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Fortunately, young Americans won’t be turning out to vote en masse this year. They haven’t turned out in number for many years, but Democratic coveters of the “youth vote” are now confident that this will be the year for youth to emerge as a force. A Terrance-Lake/Young Voter Strategies Poll last month showed that 61 percent of 18-30 year olds have a favorable view of the Democratic Party; favorability for the GOP is only 38 percent. Time to get those youngsters to the polls!
Beggars for the youth vote usually make an assumption that is strange to many of today’s young Americans. The assumption is that government is supremely important. Not merely that government is important, but that it is supremely so. With its supremacy must the minimum wage rise, must education improve, must health care be universalized, must Social Security be preserved, must elder care and day care and guineau pig care and toenail care be enhanced for the great masses who so desperately rely upon such things, without which they would perish in a dark age.
Who best to secure the future of big government than the crowd of youth, totally careless of whether government is conducted within the bounds of a constitution, blind to the fact that big government is utterly incompatible with the idea of America?
Both parties have lately run up bills on social programs and supporting pork barrels in disregard for the Constitution. But it is not a malicious disregard. Congressman Smith or Congressman Jones, eager to be re-elected, considers what he thinks is his calling to please the people and minds little else. He is quite likely to feel the sway of several thousand newly registered voters within his district when legislation is considered. A voting demographic having just registered to vote at an Eminem concert that is concerned, never having learned economics, how they stand to benefit financially from an election is not likely to suddenly read Hayek or Friedman’s works on the free market before entering the polls; they will incline to the ring of “universal health care” and exalt Marshall Mathers for King, or they will put up men called during their entertainment jobs The Terminator or The Body for governors of states. Gov. Schwarzenegger, we may recall, defeated a fiscal conservative named Tom McClintock in the California governor’s election three years ago because the Republican Party in that state coveted the votes of the masses instead of a statesman who would nevertheless have won.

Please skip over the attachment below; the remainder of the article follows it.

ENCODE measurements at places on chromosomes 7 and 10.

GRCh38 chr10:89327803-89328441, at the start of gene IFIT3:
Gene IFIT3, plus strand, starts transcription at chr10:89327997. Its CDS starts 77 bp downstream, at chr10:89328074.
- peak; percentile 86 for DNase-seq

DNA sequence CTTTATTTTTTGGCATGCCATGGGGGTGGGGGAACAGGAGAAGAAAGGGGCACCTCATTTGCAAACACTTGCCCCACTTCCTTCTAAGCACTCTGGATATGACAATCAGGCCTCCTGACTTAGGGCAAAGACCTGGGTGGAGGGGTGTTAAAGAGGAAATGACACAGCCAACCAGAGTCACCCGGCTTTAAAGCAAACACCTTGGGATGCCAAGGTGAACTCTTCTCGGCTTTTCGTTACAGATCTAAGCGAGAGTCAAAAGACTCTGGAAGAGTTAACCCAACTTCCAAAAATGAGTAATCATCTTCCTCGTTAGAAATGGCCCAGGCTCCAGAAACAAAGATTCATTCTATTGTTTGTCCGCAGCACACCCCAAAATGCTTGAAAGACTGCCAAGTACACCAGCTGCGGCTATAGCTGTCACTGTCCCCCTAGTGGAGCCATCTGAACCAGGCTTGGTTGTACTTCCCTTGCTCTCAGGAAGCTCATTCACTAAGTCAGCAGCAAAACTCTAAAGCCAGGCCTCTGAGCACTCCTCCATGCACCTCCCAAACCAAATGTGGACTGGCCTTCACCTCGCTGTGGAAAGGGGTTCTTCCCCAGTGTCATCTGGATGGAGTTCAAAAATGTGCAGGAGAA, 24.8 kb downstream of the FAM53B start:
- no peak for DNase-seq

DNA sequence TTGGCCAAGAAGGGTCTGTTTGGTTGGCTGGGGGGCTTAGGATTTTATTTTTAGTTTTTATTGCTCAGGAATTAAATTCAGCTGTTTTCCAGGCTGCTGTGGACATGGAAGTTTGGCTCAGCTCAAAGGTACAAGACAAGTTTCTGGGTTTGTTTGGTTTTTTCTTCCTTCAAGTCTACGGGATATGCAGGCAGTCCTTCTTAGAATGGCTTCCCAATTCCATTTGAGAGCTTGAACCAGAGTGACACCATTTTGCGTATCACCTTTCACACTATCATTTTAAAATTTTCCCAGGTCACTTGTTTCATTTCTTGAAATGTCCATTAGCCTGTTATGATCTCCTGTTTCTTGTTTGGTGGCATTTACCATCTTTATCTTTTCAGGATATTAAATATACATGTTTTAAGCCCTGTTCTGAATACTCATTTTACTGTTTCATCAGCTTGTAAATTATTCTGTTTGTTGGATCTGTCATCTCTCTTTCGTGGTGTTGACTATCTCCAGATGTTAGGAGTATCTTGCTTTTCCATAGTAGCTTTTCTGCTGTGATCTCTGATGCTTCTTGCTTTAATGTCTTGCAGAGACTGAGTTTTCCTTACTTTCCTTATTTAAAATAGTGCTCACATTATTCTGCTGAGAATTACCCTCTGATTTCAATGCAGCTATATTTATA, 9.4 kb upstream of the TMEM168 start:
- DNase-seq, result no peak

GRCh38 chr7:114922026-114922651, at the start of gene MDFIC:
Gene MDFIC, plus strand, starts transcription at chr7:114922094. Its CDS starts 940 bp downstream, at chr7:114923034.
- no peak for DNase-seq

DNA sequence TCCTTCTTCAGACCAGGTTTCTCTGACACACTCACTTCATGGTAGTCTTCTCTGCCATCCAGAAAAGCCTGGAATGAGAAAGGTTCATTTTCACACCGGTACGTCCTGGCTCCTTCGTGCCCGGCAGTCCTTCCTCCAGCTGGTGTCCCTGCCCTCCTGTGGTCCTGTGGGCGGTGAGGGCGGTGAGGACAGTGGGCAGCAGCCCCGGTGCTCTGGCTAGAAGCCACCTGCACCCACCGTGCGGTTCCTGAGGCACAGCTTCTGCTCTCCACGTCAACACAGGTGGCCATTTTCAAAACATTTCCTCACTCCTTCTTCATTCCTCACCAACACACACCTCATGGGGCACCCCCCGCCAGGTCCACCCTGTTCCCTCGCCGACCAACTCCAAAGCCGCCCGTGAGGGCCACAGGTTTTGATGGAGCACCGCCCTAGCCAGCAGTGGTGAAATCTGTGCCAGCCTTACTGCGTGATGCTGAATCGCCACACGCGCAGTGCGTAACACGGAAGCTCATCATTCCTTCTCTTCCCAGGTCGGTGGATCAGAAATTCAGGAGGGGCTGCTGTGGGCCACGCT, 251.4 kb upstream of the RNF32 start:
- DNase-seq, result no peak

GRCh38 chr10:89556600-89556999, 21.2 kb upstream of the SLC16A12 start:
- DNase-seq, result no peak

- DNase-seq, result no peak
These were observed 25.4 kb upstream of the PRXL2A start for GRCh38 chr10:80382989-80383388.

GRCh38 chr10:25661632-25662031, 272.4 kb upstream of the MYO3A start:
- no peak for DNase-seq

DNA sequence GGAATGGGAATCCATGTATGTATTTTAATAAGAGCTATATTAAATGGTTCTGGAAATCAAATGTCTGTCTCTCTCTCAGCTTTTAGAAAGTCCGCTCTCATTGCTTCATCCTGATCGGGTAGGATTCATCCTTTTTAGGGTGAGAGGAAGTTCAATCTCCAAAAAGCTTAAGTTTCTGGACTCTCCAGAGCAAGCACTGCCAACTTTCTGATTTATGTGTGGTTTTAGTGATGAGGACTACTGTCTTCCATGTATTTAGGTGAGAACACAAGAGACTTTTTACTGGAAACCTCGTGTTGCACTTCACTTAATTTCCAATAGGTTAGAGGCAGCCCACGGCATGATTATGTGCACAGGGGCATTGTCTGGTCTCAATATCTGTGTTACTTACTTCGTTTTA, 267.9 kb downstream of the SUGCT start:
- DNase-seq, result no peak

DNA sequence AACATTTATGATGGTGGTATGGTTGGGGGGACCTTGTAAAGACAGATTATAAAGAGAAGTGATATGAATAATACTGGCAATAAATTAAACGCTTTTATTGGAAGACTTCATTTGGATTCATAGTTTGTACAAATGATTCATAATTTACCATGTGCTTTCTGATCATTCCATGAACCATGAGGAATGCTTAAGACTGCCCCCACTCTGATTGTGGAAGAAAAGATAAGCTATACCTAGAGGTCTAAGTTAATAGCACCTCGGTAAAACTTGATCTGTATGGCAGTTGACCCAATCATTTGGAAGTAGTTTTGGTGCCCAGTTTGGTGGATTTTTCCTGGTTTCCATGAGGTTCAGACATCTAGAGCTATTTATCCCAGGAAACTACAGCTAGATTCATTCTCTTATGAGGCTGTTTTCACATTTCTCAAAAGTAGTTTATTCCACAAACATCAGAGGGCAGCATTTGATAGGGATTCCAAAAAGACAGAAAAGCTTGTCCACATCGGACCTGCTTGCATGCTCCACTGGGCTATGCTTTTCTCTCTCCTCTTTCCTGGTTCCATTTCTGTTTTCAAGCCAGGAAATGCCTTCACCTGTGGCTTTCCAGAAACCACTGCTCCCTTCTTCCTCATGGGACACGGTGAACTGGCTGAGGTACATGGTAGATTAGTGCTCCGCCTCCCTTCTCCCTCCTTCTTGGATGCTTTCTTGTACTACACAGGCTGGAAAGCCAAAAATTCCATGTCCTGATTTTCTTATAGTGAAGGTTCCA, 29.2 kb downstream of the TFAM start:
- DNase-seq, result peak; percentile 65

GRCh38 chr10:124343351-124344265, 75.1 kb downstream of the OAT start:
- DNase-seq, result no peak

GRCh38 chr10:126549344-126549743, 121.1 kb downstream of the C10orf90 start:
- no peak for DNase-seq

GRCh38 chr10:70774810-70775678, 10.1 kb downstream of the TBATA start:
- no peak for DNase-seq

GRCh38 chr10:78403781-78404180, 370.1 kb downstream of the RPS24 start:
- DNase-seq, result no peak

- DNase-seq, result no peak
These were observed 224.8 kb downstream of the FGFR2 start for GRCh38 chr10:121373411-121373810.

So the youth should turn out; they must turn out. Why, given the goods to be had from government, would young people be so foolish as to absent themselves from the special-interest directory? That is the burning question for the left in this election year of opportunity.
There are some good reasons for the lack of political participation by young people, and it isn’t that politicians alienate youth by not listening to their demands, as Drew Barrymore suggested was the case, on MTV before the 2004 election. Youth have just as much of an opportunity to become a special interest as senior citizens, or teachers, or attorneys, or blacks. That youth is not a force to reckon with in politics does not mean that it could not become one, which is mostly why the left is so interested in owning the “youth vote” for itself.